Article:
#16Days: International Anti-Corruption Day – The Link with Peace

Fifteenth in series for 16 Days of Activism Against Gender-based Violence by John Coonrod, PhD. Updated 2022

December 9 is International Anti-Corruption Day. The 2022 theme is “Uniting the World Against Corruption” and focuses on the the ways that corruption, conflict and instability are profoundly intertwined. Corruption not only follows conflict but is also frequently one of its root causes. It fuels conflict and inhibits peace processes by undermining the rule of law, worsening poverty, facilitating the illicit use of resources, and providing financing for armed conflict.

Fighting corruption is a key strategy for communities to reduce the gender-based violence that is spiking during the pandemic. Government functionaries — on whom citizens depend and need to trust such as police and school teachers — often are not punished when they commit crimes ranging from sexual harassment to rape.

The failure of government to prosecute crimes is also corruption. In Mexico, 10 women are murdered every day, yet 93 percent of crimes were either not reported or not investigated in 2018. Human Rights Watch reports that hundreds of cases of sexual assault on both boys and girls in Afghanistan by teachers and sports coaches have gone unpunished.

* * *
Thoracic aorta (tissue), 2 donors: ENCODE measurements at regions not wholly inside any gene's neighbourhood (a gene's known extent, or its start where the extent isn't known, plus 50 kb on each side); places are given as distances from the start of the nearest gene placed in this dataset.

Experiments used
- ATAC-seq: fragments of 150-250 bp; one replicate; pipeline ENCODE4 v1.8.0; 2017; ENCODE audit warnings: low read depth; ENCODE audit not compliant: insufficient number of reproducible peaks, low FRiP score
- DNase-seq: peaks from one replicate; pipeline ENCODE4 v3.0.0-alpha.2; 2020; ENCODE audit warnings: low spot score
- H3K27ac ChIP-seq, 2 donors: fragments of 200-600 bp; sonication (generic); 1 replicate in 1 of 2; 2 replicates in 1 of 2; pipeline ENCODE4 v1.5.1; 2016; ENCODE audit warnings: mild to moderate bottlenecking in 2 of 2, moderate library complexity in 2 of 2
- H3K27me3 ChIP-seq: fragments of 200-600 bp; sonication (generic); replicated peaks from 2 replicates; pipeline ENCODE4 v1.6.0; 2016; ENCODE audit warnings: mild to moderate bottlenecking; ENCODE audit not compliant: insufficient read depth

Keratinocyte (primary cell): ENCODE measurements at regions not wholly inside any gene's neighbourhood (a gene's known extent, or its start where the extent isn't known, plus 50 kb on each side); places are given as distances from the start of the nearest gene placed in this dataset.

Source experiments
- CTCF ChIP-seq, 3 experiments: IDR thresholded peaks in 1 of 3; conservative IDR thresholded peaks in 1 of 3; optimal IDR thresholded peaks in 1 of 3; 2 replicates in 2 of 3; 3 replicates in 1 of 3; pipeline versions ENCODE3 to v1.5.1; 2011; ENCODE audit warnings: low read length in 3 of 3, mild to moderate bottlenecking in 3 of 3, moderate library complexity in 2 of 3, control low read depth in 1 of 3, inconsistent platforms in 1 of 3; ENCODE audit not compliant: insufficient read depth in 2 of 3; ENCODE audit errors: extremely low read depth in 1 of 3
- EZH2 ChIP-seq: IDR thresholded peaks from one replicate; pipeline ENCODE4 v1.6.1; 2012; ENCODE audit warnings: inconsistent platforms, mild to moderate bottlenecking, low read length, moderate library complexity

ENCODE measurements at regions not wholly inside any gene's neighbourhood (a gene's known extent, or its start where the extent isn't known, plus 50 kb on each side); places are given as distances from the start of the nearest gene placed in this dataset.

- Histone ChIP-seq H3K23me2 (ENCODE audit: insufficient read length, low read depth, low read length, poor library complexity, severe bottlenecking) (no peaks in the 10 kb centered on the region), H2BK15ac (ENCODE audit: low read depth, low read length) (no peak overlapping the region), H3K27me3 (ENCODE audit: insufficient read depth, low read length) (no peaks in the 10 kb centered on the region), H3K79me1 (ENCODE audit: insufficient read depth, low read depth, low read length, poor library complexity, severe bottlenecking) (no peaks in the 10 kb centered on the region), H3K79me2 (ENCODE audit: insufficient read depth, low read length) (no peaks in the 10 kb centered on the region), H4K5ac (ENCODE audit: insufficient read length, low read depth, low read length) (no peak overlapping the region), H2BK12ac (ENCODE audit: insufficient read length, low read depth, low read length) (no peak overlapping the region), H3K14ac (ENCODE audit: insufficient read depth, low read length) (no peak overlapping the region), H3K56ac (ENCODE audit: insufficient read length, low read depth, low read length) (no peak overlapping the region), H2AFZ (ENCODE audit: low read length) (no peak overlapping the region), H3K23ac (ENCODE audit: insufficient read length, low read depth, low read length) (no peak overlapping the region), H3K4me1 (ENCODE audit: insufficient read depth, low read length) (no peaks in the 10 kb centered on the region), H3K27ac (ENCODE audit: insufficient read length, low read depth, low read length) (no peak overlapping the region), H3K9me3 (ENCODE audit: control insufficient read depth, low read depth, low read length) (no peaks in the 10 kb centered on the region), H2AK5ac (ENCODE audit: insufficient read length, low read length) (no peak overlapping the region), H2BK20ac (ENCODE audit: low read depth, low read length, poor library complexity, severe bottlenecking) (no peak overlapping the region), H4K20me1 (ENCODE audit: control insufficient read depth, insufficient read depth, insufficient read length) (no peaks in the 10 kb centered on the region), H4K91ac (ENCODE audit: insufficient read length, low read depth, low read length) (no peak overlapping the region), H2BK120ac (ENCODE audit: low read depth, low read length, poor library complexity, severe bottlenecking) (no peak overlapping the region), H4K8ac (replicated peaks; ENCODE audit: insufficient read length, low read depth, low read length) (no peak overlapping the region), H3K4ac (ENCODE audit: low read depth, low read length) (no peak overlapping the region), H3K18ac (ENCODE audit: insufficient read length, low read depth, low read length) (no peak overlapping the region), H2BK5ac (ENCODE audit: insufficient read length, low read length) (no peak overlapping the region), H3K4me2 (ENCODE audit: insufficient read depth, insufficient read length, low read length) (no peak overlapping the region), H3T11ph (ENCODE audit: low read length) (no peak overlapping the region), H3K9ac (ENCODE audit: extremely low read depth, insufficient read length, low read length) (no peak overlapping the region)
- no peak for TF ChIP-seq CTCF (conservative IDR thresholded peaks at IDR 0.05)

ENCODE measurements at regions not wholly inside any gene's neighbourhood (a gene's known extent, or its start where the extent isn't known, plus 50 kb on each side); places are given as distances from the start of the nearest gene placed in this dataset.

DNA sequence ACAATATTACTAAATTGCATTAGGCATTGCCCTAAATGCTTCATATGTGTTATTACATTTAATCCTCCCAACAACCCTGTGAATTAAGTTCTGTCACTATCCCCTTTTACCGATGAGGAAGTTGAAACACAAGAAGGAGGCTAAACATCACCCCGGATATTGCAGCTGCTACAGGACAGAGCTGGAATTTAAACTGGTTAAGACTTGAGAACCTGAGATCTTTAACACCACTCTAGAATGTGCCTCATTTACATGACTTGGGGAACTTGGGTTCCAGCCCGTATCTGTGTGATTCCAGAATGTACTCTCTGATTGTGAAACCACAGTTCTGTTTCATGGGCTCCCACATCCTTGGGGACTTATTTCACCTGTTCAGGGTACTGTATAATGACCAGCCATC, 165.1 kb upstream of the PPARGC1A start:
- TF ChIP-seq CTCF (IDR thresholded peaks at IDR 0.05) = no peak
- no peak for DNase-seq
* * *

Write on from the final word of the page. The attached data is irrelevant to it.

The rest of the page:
Women are not only victims of corruption — they are often the leaders who are fighting it. Transparency International has celebrated 8 female anti-corruption fighters from countries ranging from Azerbaijan to the US.

Where does one begin to prevent and fight such a prevalent problem? Communities are discovering that the pandemic is a good time for e-learning! The UN Office on Drugs and Crime has provides free e-learning courses to the public at this link.

The World Bank has published a report on the most effective tools to enhance government accountability during the pandemic at this link.

The Movement for Community-led Development has partnered with organizations focusing on accountability, and its national chapters are linking up with them. You can watch the recorded presentation and follow links to additional information here.

Featured photo by Markus Spiske on Unsplash